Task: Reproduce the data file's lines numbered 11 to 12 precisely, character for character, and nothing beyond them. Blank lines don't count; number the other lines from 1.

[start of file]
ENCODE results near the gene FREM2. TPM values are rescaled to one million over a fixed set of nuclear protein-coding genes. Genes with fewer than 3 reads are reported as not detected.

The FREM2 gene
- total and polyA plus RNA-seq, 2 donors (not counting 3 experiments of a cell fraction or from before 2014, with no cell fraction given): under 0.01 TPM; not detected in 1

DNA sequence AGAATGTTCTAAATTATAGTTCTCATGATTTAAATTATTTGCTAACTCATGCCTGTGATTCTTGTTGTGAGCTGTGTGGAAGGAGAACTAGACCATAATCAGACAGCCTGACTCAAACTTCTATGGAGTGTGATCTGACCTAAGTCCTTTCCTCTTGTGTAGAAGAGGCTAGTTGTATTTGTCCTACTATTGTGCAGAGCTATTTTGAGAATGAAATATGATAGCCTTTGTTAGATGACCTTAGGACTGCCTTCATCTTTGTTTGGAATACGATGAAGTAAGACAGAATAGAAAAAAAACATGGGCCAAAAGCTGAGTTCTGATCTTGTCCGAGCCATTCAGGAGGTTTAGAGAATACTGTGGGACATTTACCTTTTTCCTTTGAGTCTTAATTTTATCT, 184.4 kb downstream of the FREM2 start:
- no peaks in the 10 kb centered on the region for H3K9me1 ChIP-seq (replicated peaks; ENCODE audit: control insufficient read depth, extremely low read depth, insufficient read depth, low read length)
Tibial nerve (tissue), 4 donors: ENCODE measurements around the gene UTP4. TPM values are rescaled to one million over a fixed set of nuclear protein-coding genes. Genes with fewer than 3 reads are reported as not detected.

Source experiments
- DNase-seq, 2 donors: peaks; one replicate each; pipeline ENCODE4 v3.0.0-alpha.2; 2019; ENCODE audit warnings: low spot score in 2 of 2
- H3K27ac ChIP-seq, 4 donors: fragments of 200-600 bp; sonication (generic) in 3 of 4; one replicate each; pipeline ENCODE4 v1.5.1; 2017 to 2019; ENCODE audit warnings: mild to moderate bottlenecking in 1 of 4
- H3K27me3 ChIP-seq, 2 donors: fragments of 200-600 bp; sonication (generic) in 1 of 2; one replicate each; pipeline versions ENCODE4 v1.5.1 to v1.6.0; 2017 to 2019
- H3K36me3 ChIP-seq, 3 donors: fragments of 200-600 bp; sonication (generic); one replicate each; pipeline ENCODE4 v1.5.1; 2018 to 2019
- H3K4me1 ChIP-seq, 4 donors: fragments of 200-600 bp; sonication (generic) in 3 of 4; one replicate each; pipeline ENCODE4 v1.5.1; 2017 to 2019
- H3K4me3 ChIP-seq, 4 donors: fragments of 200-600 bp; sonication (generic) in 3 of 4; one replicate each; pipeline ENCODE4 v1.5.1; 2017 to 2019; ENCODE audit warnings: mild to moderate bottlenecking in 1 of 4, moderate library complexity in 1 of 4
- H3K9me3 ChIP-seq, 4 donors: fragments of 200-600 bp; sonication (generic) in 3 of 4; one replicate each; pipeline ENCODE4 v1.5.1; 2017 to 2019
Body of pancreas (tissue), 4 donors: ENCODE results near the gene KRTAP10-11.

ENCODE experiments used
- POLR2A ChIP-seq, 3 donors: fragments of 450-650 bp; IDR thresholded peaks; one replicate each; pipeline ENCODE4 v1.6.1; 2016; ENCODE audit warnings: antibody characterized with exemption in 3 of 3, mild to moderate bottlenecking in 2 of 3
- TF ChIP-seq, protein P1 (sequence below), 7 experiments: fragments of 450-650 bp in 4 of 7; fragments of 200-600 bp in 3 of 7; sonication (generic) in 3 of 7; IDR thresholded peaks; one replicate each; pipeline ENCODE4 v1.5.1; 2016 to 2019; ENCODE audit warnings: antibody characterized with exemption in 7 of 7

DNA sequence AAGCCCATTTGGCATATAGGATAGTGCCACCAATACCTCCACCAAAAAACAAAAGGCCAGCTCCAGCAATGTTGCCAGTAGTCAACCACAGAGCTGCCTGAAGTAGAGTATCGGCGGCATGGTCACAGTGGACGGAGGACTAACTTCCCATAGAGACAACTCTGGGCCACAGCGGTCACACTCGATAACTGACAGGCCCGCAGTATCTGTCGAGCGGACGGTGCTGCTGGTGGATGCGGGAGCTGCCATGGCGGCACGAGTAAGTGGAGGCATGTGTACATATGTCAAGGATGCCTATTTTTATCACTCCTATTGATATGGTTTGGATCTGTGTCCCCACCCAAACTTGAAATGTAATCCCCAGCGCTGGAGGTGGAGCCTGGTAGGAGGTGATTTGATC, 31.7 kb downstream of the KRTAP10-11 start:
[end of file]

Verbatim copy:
- H3K36me3 ChIP-seq, 3 donors: fragments of 200-600 bp; sonication (generic); one replicate each; pipeline ENCODE4 v1.5.1; 2018 to 2019
- H3K4me1 ChIP-seq, 4 donors: fragments of 200-600 bp; sonication (generic) in 3 of 4; one replicate each; pipeline ENCODE4 v1.5.1; 2017 to 2019